Andrew Harvison, of Holloway & Naughton Gunmakers in Leicestershire, agrees that the market in new guns is enjoying a period of growth. ?There are lots of new people getting into shooting who are investing in guns, while those who already shoot are buying second guns,? he said. ?Proof of this stability in the retail trade can be seen by the fact that well-established names such as Purdey and Boss are bringing out new models that appeal to a modern market. This year we will also showcase our new sporting over-and-under shotgun at the Tackle & Gun Show, which can be used in the game field and clay ground.?

The second-hand market is less predictable, says Andrew. At the top end, the Best guns will continue to fetch the good prices. ?But there are very few of them around that have the right name and the right quality,? he said. ?At the moment, the fashion is for guns made by the three or four big names. Other makes, every bit as good, will not make the same price. The careful buyer can find guns of the finest quality in the world at low prices. A good ejector will hold its value, but we are having to give away the lower end of non-ejectors to shooters in Cyprus, North Africa and Italy, who find them very desirable. While there are more people getting into shooting in this country, I think there are fewer roughshooters who would have bought the good quality, lesser-name side-by-sides. If they are going to pay £1,000 nowadays, they will buy an over-and-under from Browning or Beretta.?

Gunsmith Jason Abbot agrees that the market is enjoying a surge in value at the moment, which he puts down to success in the City and, to a lesser extent, the influx of Russian money. The ex-British side-by-side champion is also quick to advise customers against the lottery of the auction house. ?Auction houses, with their glossy magazines, have been very successful. On paper it looks like the buyer or seller is getting value for money,? said Jason. ?But do not forget there is 20 per cent commission and VAT on top, and there is no guarantee what you are getting is top quality. How many buyers can tell whether the gun has thin barrels or not? Also, it is unlikely to fit properly and there are no after-sale services. Most old guns will at least need their ribs refixing, which is £600 on top anyway. I would always recommend buying a good quality gun with a made-to-measure stock from a dealer backed up by a workshop for after-sales work.”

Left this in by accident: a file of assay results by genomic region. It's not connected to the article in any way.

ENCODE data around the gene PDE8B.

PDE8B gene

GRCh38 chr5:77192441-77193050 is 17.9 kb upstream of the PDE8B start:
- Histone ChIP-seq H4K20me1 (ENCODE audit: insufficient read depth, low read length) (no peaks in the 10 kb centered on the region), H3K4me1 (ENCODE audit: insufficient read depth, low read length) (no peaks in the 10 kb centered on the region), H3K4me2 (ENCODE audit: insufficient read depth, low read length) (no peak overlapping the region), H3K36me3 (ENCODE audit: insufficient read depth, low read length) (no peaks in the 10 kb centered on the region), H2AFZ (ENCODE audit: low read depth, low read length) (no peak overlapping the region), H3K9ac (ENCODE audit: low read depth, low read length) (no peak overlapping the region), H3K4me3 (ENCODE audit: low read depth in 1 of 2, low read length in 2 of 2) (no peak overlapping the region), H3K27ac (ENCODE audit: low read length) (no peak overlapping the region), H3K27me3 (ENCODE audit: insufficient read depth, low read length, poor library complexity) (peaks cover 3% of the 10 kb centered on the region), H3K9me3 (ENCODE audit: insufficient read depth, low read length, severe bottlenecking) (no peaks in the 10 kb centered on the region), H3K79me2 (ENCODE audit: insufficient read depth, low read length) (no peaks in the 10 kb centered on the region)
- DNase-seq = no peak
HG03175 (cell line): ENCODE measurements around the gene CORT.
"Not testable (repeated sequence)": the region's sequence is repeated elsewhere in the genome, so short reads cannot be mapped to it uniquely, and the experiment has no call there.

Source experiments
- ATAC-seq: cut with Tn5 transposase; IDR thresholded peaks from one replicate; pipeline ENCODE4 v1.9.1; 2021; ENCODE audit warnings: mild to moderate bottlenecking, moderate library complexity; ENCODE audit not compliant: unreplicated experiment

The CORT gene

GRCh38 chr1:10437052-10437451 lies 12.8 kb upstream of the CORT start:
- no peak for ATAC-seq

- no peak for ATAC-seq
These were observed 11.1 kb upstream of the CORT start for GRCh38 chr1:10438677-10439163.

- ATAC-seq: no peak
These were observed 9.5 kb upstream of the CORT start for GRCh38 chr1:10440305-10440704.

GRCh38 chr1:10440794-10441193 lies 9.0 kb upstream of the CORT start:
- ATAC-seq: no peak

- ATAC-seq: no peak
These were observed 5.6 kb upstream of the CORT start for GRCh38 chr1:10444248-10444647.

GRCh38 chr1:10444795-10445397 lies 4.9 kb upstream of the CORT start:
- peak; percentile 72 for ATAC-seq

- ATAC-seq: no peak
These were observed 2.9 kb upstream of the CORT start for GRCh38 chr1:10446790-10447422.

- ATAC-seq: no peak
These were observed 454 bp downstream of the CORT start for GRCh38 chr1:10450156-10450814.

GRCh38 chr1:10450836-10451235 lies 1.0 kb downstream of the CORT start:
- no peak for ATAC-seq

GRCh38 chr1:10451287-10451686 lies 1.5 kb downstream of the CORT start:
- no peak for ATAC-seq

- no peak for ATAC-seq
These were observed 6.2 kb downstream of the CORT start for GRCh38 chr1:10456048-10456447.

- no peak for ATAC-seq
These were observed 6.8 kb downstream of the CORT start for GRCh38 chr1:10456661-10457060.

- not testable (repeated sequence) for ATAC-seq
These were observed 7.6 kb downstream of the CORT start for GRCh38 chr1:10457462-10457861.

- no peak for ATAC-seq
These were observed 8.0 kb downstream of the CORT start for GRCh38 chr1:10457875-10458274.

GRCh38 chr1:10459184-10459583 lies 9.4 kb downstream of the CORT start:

Mark Osborne, from E. J. Churchill, is also sceptical of the boom in gun prices through auction sales. ?New shooters want to have an original Purdey, say, so they pay £9,000 for an old one at auction. The reason a Purdey sells for that amount is because it is worn out. This is a serious problem, because you then have a tired old gun, often 100 or even 120 years old, being asked to fire maybe 300 cartridges of 34g shot, which it was never designed to fire, twice or three times a week. If the barrels are old and thin, the action is likely to be tired, too.?

The headline-grabbing sales may imply that the gun market is making money like never before, but perhaps they are putting a gloss on the story. The hog is not cooked all the way through. ?Yes, Best second-hand guns are fetching exceptional prices,? said Mark. ?For example, top-quality second-hand pairs of Boss?s were making £40,000 to £45,000 five years ago; while today some are reaching £60,000. This still represents good value compared with a new one, which could be upwards of £100,000, as they will be of the same quality. The problem is that there are so few of these fine originals around and there is great competition to find them. My advice would be to find a gun or pair out of the top five fashionable names, or maybe from one of the provincial makers, because they are every bit as good and offer extremely good value.?